After six years as the general counsel of Affymetrix, Barbara Caulfield resigned and joined Dewey & LeBoeuf. Nothing unusual, but she brought with her three litigation lawyers from the law department. This news in Corp. Counsel, Vol. 15, July 2008 at 20, made me wonder about the propriety of a general counsel negotiating to leave a company for a law firm and recruiting other lawyers from the department to leave as a group at the same time. The ethics and conflicts of it all make me shake my head.
The piece says that Affymetrix will use that team of four lawyers to handle its litigation – what else can it do? All companies are vulnerable to having their inside lawyers leave, ripping out their institutional knowledge and the intimate familiarity with the legal and business issues at hand. To join a nearby law firm as a group and to offer to handle the gaping hole that remains strikes me as collusive hardball.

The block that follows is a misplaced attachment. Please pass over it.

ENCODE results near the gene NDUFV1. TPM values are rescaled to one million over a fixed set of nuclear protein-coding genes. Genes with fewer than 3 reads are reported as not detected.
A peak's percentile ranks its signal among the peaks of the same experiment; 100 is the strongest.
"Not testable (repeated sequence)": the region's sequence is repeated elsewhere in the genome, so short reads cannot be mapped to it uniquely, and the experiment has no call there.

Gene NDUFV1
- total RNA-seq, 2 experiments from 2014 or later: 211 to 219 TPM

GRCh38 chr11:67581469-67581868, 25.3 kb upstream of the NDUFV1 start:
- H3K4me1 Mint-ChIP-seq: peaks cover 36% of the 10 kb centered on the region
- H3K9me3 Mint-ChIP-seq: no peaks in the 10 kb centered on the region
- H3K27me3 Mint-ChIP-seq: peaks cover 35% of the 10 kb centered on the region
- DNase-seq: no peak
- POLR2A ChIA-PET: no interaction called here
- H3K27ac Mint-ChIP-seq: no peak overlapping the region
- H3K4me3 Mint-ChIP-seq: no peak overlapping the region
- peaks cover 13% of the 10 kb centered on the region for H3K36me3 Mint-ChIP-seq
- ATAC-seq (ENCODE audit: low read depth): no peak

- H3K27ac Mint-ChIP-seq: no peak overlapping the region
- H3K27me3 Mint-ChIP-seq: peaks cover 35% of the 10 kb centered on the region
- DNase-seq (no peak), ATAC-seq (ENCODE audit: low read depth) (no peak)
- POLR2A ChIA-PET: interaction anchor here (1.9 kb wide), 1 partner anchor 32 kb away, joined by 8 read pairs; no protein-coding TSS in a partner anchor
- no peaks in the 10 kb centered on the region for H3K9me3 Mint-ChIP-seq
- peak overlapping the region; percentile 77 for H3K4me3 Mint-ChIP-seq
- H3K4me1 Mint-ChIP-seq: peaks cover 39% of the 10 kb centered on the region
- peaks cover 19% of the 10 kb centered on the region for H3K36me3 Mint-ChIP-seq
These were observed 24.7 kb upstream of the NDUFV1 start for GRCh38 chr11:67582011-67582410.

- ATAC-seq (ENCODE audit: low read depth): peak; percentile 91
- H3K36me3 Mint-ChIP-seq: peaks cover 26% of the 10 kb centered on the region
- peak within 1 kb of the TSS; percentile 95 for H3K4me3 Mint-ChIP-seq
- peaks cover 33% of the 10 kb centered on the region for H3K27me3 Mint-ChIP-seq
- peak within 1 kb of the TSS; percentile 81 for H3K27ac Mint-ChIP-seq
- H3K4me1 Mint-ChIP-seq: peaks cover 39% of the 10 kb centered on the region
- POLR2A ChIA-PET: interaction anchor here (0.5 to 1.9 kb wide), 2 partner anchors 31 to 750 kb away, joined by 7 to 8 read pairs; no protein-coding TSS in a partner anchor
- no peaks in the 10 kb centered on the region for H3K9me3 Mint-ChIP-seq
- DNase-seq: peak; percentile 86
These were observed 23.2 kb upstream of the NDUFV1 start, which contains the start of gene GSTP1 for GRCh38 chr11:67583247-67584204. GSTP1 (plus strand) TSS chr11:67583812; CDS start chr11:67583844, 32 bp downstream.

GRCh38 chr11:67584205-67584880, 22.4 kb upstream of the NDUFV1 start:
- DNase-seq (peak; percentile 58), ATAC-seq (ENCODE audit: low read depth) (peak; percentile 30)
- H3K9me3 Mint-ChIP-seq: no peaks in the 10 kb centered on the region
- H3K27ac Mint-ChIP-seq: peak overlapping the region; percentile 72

Caulfield murmers, perhaps ingenuously: “We just got a great call with a great offer, and you’ve got to consider those.” From my experience as a consultant and law department employee, a huge amount more must be considered and negotiated for such a wrenching change to occur than that innocent carrot implies. How many other law firms might extend great offers to clumps of in-house lawyers, including the general counsel, and win this different kind of competitive bid? Perhaps general counsel will have to sign no-poaching agreements.